Inside the Salvatore Ferragamo “Women in Balance” exhibition


Inside Salvatore Ferragamo’s New ‘Women in Balance’ Exhibit

The new exhibition in Florence explores a moment of change in post-war Italy, framed by the life of Wanda Ferragamo, who ran her husband Salvatore’s business after the cobbler’s death in 1960

Wanda Ferragamo was a permanent presence at Salvatore Ferragamo, taking over the family business in 1960 after her husband’s death (she married the house’s founder at just 18; he was 23 years her senior). Over the next six decades, it was she who became the custodian of the cobbler’s legacy as chairman and then president, guiding the house to its contemporary status as a leather goods powerhouse and expanding its offering in the areas of ready-to-wear. -to-wear and perfume. at a time when fashion has become one of Italy’s most prized exports. The years leading up to her death in 2018, aged 96, saw her remain the honorary figurehead of the house, still appearing in the office most days of the week.

A new exhibition at the Salvatore Ferragamo Museum in Florence, Italy celebrates this unique legacy, offering viewers an unqualified tribute to the late businesswoman – “a shining and firm hand”, as the exhibit notes describe. Titled “Women in Balance,” the expansive show situates Wanda in the rapidly changing social milieu of 20th-century Italy over two distinct chapters of her life: the first as a housewife, marrying Salvatore Ferragamo as a teenager and having six children with the cobbler, the latter as a rare female titan of industry in Italy’s post-war boom after her death. “We women do everything no matter where and where our office is,” she would later write in a letter to her grandchildren, a handful of whom would join the family business.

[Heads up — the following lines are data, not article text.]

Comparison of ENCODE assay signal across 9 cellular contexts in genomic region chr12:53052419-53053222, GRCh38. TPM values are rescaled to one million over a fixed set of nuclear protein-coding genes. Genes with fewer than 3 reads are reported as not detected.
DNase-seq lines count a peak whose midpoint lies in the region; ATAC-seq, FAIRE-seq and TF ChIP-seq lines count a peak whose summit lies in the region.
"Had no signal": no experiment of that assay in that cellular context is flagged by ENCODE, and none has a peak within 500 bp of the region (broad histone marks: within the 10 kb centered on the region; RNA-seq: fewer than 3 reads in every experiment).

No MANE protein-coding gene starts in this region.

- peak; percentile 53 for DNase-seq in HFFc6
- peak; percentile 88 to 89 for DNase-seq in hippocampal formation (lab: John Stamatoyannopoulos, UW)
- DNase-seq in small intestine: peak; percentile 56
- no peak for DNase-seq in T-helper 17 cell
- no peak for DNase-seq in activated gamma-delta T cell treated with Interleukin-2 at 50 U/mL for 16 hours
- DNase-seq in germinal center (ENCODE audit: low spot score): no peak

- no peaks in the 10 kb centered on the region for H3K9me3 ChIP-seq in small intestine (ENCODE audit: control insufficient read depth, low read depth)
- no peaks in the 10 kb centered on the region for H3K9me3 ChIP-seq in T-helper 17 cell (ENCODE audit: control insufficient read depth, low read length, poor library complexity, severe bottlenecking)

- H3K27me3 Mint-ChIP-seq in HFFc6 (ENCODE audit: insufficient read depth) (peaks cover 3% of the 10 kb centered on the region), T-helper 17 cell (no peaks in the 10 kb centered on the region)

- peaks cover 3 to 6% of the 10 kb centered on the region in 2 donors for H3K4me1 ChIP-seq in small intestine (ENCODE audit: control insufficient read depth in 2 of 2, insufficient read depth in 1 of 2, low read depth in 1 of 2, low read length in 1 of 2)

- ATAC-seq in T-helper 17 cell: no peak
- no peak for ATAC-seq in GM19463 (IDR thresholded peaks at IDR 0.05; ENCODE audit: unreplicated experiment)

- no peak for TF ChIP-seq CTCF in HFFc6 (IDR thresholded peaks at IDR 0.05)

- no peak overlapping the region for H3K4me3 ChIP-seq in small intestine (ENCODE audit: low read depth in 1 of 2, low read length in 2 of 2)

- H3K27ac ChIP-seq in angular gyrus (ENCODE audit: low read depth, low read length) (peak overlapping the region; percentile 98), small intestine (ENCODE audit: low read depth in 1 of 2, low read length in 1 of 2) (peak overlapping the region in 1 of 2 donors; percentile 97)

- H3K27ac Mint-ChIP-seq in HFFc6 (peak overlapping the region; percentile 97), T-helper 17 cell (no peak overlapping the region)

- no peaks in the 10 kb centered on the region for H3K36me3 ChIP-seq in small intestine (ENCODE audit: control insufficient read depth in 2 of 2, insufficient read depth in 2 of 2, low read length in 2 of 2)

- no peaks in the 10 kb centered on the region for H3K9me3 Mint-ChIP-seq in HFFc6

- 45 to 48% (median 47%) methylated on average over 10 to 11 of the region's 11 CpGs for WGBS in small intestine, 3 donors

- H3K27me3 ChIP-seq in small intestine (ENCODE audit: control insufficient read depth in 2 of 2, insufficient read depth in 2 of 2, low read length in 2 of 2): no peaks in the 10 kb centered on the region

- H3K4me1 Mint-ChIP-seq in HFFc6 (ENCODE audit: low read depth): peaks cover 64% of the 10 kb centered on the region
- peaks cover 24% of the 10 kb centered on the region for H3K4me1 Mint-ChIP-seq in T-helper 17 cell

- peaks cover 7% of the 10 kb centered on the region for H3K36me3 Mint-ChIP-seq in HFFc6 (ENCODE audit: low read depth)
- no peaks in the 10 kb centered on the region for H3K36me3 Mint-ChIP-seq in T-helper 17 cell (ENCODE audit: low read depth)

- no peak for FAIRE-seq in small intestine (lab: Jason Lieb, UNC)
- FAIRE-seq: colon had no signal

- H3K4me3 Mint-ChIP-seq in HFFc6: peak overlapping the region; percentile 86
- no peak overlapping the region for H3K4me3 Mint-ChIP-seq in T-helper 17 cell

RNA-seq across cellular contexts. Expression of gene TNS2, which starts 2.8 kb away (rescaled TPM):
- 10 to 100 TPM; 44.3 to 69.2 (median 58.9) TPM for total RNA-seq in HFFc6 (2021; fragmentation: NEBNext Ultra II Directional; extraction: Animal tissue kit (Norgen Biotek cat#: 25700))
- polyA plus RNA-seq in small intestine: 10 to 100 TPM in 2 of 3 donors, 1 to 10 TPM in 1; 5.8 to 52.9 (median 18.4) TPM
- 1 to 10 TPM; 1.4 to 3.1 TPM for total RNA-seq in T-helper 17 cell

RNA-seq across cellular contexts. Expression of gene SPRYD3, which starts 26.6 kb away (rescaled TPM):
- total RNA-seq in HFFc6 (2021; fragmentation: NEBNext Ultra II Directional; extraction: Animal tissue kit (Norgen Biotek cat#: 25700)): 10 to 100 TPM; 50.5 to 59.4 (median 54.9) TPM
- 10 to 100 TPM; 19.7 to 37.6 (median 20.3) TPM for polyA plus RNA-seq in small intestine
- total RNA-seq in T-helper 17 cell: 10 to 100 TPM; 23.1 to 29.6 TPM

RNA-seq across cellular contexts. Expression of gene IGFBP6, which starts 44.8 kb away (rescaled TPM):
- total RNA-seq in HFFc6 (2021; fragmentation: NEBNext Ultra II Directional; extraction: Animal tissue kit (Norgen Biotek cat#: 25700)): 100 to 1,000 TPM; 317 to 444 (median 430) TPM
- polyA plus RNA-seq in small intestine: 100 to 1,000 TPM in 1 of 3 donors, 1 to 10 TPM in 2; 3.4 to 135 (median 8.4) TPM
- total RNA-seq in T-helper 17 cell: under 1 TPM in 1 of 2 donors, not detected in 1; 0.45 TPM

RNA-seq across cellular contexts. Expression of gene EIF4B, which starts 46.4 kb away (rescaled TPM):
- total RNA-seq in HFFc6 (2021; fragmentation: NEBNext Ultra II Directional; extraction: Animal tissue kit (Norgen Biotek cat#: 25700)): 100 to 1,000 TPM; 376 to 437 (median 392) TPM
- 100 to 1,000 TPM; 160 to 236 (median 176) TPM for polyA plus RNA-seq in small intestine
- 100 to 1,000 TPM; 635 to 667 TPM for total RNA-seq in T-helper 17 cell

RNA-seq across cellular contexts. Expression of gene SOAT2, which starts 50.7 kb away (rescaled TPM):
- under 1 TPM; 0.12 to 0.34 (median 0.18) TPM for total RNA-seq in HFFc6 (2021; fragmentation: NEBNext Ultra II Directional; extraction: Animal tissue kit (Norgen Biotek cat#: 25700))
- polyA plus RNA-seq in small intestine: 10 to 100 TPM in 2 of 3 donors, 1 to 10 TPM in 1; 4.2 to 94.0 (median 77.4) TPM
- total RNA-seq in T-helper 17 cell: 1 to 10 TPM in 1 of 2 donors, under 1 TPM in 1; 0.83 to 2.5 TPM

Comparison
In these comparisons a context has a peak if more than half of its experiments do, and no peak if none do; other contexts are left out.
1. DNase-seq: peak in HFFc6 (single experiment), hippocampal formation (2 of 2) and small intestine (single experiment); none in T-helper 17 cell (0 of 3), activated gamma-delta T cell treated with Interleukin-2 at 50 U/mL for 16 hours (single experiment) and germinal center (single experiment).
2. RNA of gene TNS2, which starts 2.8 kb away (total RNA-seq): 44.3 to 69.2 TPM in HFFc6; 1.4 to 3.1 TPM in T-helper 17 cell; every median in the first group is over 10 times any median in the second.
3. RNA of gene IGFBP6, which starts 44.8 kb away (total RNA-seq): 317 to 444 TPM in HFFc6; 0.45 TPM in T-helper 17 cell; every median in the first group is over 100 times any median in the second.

The Ferragamo family on the roof of Palazzo Spini Feroni, 1983. From left to right: Fiamma, Wanda and Fulvia; behind them: Giovanna, Leonardo, Ferruccio and a model. Courtesy of Salvatore Ferragamo

The exhibition itself takes 1960 as a turning point, not only in Wanda’s life – the year in which she was supported by the craftsmen of the house to maintain control after Salvatore’s death from cancer at the age of 62 – but also in post-war Italy, where a so-called ‘economic miracle’ saw a flood of women entering the country’s workforce. With it came a demand for products to appeal to these changing needs; “Women in Balance” uses Wanda’s own life as a starting point to explore society’s new desires. “This exhibit is based on the theory that history evolves through a plurality of creative and productive people,” the museum explains. ‘[It’s about] the reciprocal actions of individuals who develop new ways of life and new models of consumption, gender and work relations.

Curated by Stefania Ricci and Elvira Valleri, the various objects in the exhibition – which include ephemera from Wanda’s life, archival film and photography and, of course, a plethora of shoes – span the years 1955-1965. , exploring the personal and the political in a variety of ways. Moving through a series of rooms reminiscent of those found in a home, designed by Maurizio Balò, it charts a definitive moment of change in Italian society and the possibilities that such changes present to individuals – one that the organizers consider to be as prescient that the world is maneuvering out of a global pandemic.

“The objective of this exhibition is not only to tell a chapter of the history of our country, but above all to inspire contemporary reflection on the societal changes addressed”, indicates a press release from the museum. “The new social context in which we currently live pushes us to rethink many aspects of our lives… [it’s] an opportunity for the rebirth of society cured of the countless health and economic wounds caused by Covid, ushering in a new, more evolved form of equality. §


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